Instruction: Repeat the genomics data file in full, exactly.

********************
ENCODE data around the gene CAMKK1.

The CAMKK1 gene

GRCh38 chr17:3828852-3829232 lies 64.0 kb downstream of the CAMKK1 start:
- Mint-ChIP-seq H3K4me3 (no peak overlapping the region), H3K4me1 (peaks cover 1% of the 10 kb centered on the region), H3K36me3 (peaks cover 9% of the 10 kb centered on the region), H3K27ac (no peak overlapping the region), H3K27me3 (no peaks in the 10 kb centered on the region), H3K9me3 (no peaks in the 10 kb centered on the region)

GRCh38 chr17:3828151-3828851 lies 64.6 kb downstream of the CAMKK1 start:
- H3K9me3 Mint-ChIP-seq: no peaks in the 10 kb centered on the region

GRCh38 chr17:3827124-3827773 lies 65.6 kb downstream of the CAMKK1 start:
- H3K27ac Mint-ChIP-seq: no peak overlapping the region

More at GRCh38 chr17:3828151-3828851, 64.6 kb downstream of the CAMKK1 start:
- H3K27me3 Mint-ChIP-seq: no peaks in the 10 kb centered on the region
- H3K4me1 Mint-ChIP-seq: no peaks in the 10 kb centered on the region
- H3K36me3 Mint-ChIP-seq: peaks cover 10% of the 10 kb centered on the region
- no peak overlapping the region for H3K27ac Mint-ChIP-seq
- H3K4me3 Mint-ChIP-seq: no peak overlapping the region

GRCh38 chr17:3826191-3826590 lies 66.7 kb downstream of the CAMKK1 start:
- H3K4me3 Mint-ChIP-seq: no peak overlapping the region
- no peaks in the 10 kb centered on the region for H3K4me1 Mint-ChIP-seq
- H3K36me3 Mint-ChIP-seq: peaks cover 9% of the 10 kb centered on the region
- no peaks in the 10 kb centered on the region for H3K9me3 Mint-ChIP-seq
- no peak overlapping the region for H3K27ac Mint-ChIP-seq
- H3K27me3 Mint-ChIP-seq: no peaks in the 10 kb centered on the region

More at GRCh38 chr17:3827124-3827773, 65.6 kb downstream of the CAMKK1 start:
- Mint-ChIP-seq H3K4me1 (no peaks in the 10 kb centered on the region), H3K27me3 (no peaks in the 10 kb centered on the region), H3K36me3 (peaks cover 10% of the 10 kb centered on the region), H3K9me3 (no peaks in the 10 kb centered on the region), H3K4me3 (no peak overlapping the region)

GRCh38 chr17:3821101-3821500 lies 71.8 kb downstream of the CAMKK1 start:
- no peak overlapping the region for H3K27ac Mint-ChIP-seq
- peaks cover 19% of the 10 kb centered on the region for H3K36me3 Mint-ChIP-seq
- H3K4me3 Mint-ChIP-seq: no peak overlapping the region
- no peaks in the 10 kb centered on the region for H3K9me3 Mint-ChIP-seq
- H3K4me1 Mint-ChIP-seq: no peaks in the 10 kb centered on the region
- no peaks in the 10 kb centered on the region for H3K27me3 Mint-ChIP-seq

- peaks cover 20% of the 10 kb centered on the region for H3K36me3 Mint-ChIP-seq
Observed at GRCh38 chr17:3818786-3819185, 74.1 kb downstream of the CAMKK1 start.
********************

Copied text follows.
ENCODE data around the gene CAMKK1.

The CAMKK1 gene

GRCh38 chr17:3828852-3829232 lies 64.0 kb downstream of the CAMKK1 start:
- Mint-ChIP-seq H3K4me3 (no peak overlapping the region), H3K4me1 (peaks cover 1% of the 10 kb centered on the region), H3K36me3 (peaks cover 9% of the 10 kb centered on the region), H3K27ac (no peak overlapping the region), H3K27me3 (no peaks in the 10 kb centered on the region), H3K9me3 (no peaks in the 10 kb centered on the region)

GRCh38 chr17:3828151-3828851 lies 64.6 kb downstream of the CAMKK1 start:
- H3K9me3 Mint-ChIP-seq: no peaks in the 10 kb centered on the region

GRCh38 chr17:3827124-3827773 lies 65.6 kb downstream of the CAMKK1 start:
- H3K27ac Mint-ChIP-seq: no peak overlapping the region

More at GRCh38 chr17:3828151-3828851, 64.6 kb downstream of the CAMKK1 start:
- H3K27me3 Mint-ChIP-seq: no peaks in the 10 kb centered on the region
- H3K4me1 Mint-ChIP-seq: no peaks in the 10 kb centered on the region
- H3K36me3 Mint-ChIP-seq: peaks cover 10% of the 10 kb centered on the region
- no peak overlapping the region for H3K27ac Mint-ChIP-seq
- H3K4me3 Mint-ChIP-seq: no peak overlapping the region

GRCh38 chr17:3826191-3826590 lies 66.7 kb downstream of the CAMKK1 start:
- H3K4me3 Mint-ChIP-seq: no peak overlapping the region
- no peaks in the 10 kb centered on the region for H3K4me1 Mint-ChIP-seq
- H3K36me3 Mint-ChIP-seq: peaks cover 9% of the 10 kb centered on the region
- no peaks in the 10 kb centered on the region for H3K9me3 Mint-ChIP-seq
- no peak overlapping the region for H3K27ac Mint-ChIP-seq
- H3K27me3 Mint-ChIP-seq: no peaks in the 10 kb centered on the region

More at GRCh38 chr17:3827124-3827773, 65.6 kb downstream of the CAMKK1 start:
- Mint-ChIP-seq H3K4me1 (no peaks in the 10 kb centered on the region), H3K27me3 (no peaks in the 10 kb centered on the region), H3K36me3 (peaks cover 10% of the 10 kb centered on the region), H3K9me3 (no peaks in the 10 kb centered on the region), H3K4me3 (no peak overlapping the region)

GRCh38 chr17:3821101-3821500 lies 71.8 kb downstream of the CAMKK1 start:
- no peak overlapping the region for H3K27ac Mint-ChIP-seq
- peaks cover 19% of the 10 kb centered on the region for H3K36me3 Mint-ChIP-seq
- H3K4me3 Mint-ChIP-seq: no peak overlapping the region
- no peaks in the 10 kb centered on the region for H3K9me3 Mint-ChIP-seq
- H3K4me1 Mint-ChIP-seq: no peaks in the 10 kb centered on the region
- no peaks in the 10 kb centered on the region for H3K27me3 Mint-ChIP-seq

- peaks cover 20% of the 10 kb centered on the region for H3K36me3 Mint-ChIP-seq
Observed at GRCh38 chr17:3818786-3819185, 74.1 kb downstream of the CAMKK1 start.